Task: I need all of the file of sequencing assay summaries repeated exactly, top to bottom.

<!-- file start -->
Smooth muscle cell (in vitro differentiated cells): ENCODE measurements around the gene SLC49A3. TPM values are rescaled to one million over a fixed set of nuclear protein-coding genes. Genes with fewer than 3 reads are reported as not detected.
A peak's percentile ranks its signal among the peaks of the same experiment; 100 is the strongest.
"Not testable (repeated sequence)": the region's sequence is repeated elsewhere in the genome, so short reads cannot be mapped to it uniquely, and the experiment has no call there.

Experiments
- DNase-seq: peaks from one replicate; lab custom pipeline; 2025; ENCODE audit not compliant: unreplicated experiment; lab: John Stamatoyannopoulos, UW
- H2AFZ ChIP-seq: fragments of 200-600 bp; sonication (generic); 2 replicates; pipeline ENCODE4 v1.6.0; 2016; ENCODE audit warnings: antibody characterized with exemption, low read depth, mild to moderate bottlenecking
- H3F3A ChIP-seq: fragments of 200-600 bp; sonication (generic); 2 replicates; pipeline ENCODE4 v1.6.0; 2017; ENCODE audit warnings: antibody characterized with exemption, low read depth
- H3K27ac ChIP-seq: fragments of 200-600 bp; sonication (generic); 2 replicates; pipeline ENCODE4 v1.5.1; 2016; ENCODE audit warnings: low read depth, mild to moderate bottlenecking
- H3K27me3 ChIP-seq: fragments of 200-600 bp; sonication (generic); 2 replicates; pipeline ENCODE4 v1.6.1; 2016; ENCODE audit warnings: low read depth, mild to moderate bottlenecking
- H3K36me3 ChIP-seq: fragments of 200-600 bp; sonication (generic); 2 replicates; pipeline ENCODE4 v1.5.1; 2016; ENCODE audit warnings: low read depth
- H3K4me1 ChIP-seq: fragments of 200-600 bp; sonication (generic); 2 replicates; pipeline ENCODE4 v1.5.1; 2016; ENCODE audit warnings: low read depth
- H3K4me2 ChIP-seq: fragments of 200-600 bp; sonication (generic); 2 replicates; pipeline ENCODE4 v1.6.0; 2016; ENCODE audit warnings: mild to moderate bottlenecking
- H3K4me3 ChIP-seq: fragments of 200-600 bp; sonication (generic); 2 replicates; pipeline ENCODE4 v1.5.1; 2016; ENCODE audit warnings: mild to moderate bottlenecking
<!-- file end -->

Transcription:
Smooth muscle cell (in vitro differentiated cells): ENCODE measurements around the gene SLC49A3. TPM values are rescaled to one million over a fixed set of nuclear protein-coding genes. Genes with fewer than 3 reads are reported as not detected.
A peak's percentile ranks its signal among the peaks of the same experiment; 100 is the strongest.
"Not testable (repeated sequence)": the region's sequence is repeated elsewhere in the genome, so short reads cannot be mapped to it uniquely, and the experiment has no call there.

Experiments
- DNase-seq: peaks from one replicate; lab custom pipeline; 2025; ENCODE audit not compliant: unreplicated experiment; lab: John Stamatoyannopoulos, UW
- H2AFZ ChIP-seq: fragments of 200-600 bp; sonication (generic); 2 replicates; pipeline ENCODE4 v1.6.0; 2016; ENCODE audit warnings: antibody characterized with exemption, low read depth, mild to moderate bottlenecking
- H3F3A ChIP-seq: fragments of 200-600 bp; sonication (generic); 2 replicates; pipeline ENCODE4 v1.6.0; 2017; ENCODE audit warnings: antibody characterized with exemption, low read depth
- H3K27ac ChIP-seq: fragments of 200-600 bp; sonication (generic); 2 replicates; pipeline ENCODE4 v1.5.1; 2016; ENCODE audit warnings: low read depth, mild to moderate bottlenecking
- H3K27me3 ChIP-seq: fragments of 200-600 bp; sonication (generic); 2 replicates; pipeline ENCODE4 v1.6.1; 2016; ENCODE audit warnings: low read depth, mild to moderate bottlenecking
- H3K36me3 ChIP-seq: fragments of 200-600 bp; sonication (generic); 2 replicates; pipeline ENCODE4 v1.5.1; 2016; ENCODE audit warnings: low read depth
- H3K4me1 ChIP-seq: fragments of 200-600 bp; sonication (generic); 2 replicates; pipeline ENCODE4 v1.5.1; 2016; ENCODE audit warnings: low read depth
- H3K4me2 ChIP-seq: fragments of 200-600 bp; sonication (generic); 2 replicates; pipeline ENCODE4 v1.6.0; 2016; ENCODE audit warnings: mild to moderate bottlenecking
- H3K4me3 ChIP-seq: fragments of 200-600 bp; sonication (generic); 2 replicates; pipeline ENCODE4 v1.5.1; 2016; ENCODE audit warnings: mild to moderate bottlenecking